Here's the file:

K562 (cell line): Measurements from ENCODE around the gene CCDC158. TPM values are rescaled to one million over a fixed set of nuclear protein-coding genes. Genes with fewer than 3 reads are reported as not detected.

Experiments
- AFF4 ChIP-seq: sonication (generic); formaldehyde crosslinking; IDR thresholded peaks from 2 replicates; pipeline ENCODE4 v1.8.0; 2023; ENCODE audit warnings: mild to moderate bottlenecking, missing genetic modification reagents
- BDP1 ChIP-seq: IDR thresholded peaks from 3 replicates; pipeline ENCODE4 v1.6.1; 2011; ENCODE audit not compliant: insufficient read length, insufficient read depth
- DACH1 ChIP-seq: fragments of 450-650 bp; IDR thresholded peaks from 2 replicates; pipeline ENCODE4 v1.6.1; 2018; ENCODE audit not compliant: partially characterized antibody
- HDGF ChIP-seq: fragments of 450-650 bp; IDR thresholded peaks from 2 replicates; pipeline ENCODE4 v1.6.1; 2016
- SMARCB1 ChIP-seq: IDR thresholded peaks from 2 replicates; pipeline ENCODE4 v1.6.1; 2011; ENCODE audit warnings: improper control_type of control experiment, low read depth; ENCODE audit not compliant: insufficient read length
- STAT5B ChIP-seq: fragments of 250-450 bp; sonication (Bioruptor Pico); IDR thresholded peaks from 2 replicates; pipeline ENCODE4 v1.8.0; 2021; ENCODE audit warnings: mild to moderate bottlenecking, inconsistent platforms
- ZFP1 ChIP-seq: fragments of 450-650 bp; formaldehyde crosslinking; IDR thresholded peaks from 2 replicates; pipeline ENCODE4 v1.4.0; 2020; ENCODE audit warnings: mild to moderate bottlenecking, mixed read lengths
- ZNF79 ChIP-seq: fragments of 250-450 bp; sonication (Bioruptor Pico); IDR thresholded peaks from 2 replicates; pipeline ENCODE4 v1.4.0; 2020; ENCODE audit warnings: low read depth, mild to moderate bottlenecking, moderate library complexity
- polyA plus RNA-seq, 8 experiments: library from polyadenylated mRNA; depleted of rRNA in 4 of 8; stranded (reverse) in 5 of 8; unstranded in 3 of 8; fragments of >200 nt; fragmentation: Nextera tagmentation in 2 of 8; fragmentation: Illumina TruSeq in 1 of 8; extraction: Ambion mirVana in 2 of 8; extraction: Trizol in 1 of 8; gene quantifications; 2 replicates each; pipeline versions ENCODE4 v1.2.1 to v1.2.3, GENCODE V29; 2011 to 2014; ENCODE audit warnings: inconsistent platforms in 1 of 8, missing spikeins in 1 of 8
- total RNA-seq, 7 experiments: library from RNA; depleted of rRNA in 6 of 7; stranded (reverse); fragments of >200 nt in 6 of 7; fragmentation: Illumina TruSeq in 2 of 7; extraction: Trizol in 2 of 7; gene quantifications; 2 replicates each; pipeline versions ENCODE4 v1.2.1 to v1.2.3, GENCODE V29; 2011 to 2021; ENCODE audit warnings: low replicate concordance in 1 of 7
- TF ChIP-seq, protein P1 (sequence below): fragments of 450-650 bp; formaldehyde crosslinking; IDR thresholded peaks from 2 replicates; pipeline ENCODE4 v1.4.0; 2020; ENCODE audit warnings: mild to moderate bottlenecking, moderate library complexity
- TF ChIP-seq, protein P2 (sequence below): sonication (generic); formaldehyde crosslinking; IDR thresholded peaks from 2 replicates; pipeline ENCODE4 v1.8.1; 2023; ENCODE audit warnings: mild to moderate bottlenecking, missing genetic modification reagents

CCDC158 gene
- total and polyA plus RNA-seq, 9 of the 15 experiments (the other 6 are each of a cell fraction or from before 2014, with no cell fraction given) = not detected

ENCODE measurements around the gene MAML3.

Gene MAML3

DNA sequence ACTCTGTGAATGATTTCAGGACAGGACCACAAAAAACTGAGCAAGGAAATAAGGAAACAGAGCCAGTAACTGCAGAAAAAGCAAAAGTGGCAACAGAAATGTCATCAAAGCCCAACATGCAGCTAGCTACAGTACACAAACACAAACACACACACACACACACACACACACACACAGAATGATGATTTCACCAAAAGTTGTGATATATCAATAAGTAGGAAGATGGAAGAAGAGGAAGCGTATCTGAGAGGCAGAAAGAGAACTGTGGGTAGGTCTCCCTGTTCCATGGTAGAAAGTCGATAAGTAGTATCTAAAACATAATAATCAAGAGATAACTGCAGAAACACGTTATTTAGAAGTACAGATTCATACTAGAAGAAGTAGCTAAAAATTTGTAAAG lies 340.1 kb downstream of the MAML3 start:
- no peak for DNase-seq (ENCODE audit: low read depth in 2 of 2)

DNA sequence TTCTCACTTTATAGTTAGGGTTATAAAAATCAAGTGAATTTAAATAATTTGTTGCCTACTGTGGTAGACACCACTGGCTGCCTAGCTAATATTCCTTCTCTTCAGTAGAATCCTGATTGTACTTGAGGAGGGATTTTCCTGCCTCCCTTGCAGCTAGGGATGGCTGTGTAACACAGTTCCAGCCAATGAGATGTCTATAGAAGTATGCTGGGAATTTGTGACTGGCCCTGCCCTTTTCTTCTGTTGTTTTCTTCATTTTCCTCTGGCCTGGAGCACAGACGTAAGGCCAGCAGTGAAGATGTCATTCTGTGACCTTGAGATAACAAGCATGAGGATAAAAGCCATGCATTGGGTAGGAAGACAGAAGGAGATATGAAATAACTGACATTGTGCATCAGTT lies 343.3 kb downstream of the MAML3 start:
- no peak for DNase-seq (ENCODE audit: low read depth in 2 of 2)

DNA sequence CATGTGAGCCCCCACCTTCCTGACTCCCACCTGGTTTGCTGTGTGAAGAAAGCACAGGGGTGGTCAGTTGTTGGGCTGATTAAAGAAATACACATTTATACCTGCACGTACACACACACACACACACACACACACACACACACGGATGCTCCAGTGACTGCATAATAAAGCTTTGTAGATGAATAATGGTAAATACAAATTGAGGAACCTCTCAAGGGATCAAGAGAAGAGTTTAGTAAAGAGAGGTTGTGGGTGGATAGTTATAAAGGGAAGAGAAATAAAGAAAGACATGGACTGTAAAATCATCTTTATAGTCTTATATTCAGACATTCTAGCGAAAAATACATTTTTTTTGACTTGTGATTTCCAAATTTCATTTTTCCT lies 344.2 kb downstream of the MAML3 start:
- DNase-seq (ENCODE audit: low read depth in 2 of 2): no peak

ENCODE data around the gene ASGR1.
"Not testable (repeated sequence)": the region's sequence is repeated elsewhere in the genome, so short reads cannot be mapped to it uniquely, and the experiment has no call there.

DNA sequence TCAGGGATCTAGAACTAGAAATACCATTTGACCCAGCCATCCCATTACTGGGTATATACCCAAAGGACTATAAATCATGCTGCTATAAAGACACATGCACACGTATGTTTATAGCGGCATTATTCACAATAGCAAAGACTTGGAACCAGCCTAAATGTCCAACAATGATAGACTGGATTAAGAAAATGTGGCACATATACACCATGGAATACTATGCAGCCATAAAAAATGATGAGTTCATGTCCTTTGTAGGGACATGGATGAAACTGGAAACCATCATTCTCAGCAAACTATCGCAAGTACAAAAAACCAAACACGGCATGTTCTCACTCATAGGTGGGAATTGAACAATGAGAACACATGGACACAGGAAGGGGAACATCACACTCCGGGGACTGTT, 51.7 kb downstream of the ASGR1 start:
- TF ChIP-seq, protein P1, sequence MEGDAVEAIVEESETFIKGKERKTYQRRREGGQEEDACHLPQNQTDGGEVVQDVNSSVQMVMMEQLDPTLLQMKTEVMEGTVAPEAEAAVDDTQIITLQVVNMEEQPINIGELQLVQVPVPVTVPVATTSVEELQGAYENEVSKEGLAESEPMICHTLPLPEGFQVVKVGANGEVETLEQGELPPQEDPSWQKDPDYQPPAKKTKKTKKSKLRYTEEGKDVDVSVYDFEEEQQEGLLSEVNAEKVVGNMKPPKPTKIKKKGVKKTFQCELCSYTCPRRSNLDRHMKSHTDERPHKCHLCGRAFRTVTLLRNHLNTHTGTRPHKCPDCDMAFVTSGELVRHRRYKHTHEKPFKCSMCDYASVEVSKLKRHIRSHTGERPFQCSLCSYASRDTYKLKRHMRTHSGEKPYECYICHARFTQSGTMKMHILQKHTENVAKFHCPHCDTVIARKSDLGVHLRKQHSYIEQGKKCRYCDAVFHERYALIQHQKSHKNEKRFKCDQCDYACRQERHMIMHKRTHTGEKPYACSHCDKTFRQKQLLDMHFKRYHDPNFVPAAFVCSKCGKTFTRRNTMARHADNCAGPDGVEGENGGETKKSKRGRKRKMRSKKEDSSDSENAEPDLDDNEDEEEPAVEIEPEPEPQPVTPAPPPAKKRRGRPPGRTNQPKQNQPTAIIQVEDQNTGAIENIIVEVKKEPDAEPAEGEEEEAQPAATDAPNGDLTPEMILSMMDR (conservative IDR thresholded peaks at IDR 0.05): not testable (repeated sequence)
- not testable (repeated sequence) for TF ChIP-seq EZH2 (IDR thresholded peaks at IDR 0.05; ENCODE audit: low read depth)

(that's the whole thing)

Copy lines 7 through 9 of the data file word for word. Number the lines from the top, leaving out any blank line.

- SMARCB1 ChIP-seq: IDR thresholded peaks from 2 replicates; pipeline ENCODE4 v1.6.1; 2011; ENCODE audit warnings: improper control_type of control experiment, low read depth; ENCODE audit not compliant: insufficient read length
- STAT5B ChIP-seq: fragments of 250-450 bp; sonication (Bioruptor Pico); IDR thresholded peaks from 2 replicates; pipeline ENCODE4 v1.8.0; 2021; ENCODE audit warnings: mild to moderate bottlenecking, inconsistent platforms
- ZFP1 ChIP-seq: fragments of 450-650 bp; formaldehyde crosslinking; IDR thresholded peaks from 2 replicates; pipeline ENCODE4 v1.4.0; 2020; ENCODE audit warnings: mild to moderate bottlenecking, mixed read lengths